Anyways, willing to discuss more if people have any comments or whatever. Also, If anyone wants all the pictures I took I can send them your way. Just PM me or something.

flwme.jpg

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I went to an open house event at his Robie house this summer. Sounds like the exact opposite experience. Docent's were pretty cool, and well versed. Most were not in the field, but really dug the work and had been volunteering as preservationists at various FLW sites in the Chicago area. You did have to buy tickets, but there was an open bar and unrestricted access to all parts of the house. A lot of the rooms had been restored, but I think the lower library room was still unfinished as they were still raising funds. Didn't take a ton of pictures, liked the neighborhood.

robie.jpg

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^^ That's the kind of experience I wish I had at Falling Water. Just a free exploration of the house mixed with stories of the construction/design issues from people who were genuinely interested in architecture.

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thought you guys might be into this:

was looking at the Hella Jongerius's 300 project

I need to learn how to embed video sorry in advance!

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^ GL, couldn't rep. Where are you applying?

just University of Oregon for now. I live in portland with my girlfriend we plan on being here long term, so heading to Eugene for a year and then finishing up my last two years in Portland is too convenient to pass up, even if it's not the school of my dreams...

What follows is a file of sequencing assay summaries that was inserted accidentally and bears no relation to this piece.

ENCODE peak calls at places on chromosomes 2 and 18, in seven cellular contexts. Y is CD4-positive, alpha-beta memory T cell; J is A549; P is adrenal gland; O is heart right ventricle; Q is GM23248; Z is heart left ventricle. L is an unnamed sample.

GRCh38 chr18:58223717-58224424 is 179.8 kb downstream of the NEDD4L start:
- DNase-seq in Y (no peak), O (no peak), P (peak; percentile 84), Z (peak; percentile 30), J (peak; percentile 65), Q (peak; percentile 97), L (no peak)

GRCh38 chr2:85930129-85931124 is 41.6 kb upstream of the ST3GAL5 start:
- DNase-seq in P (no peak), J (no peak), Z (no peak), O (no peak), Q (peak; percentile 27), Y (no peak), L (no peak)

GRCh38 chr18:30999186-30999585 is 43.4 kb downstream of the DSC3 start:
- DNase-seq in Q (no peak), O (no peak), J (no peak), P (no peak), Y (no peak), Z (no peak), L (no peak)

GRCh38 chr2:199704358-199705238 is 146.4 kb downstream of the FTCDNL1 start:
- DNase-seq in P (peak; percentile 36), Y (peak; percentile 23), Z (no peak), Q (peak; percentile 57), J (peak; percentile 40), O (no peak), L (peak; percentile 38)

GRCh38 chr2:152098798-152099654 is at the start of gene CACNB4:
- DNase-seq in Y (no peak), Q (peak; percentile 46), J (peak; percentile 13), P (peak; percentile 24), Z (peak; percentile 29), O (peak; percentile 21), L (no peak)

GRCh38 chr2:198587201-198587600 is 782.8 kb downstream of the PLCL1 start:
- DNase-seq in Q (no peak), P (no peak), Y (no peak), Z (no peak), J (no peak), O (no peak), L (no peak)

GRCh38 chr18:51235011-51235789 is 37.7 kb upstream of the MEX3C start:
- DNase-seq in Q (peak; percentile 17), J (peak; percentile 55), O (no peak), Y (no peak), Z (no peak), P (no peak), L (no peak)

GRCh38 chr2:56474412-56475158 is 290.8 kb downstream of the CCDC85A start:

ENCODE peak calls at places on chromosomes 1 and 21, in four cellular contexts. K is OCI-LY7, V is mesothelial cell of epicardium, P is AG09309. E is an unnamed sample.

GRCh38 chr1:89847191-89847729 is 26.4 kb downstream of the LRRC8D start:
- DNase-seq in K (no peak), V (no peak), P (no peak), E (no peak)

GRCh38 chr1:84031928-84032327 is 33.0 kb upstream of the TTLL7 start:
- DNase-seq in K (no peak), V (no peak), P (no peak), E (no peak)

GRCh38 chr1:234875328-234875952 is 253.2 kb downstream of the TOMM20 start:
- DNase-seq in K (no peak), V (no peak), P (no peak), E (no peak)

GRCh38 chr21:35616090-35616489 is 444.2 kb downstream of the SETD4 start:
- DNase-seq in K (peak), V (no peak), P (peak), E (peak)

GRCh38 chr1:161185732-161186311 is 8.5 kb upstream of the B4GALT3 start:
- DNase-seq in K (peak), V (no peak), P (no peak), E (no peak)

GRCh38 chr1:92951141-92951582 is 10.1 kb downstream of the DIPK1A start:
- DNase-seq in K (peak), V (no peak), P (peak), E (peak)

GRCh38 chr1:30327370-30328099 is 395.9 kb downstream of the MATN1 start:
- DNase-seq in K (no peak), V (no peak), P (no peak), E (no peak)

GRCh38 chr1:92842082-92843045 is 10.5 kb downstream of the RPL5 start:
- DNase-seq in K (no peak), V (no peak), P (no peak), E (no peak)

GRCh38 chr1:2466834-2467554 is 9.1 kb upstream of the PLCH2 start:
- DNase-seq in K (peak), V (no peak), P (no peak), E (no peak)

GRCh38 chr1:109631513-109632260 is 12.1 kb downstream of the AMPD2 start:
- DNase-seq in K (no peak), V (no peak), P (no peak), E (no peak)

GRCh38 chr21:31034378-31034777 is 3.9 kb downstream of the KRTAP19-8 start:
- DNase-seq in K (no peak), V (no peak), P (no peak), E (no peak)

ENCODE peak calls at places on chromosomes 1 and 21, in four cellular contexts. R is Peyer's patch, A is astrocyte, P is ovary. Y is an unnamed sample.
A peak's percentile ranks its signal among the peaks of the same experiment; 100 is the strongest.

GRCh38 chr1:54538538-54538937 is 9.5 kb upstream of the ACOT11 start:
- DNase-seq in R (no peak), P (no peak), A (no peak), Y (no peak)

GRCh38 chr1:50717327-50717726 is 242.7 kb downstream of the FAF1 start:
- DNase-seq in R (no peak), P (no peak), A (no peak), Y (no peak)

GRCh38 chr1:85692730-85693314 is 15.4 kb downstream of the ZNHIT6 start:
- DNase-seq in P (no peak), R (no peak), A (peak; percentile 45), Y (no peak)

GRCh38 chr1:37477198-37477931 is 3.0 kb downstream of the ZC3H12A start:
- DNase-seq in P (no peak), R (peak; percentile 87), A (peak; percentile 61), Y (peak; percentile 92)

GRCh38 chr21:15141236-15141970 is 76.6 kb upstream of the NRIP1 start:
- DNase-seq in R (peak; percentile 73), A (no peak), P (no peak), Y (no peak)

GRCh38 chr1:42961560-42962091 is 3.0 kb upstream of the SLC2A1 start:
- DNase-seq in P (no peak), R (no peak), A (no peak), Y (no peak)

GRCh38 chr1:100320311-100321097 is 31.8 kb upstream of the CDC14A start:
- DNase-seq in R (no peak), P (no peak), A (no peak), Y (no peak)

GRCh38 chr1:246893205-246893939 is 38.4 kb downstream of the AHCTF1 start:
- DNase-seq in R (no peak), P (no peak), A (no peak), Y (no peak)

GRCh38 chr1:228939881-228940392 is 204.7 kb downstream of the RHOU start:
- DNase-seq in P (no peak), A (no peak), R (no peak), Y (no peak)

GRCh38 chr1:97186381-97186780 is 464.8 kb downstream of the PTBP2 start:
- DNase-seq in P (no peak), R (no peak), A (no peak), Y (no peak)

If I don't get in, however, I'll be re-applying next year to a MUCH larger pool. I grew up in the northeast and wouldn't mind being back there for a few years, so we'll see.

Thanks for all the well wishes everyone.

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Eugene is not so bad. I lived there for 21 years. And got my B.Arch from the UO. (0)

Lot of good memories in Lawrence Hall. Didn't have an op. to do any of the program at the Portland campus, but the majority of the Masters kids do, and my friends who went seemed to enjoy their studios up there.

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Yeah, I have to admit I'm not wild about moving down to Eugene after spending the past 6 years in portland, but it's only for the summer + a year, so I'm not too worried.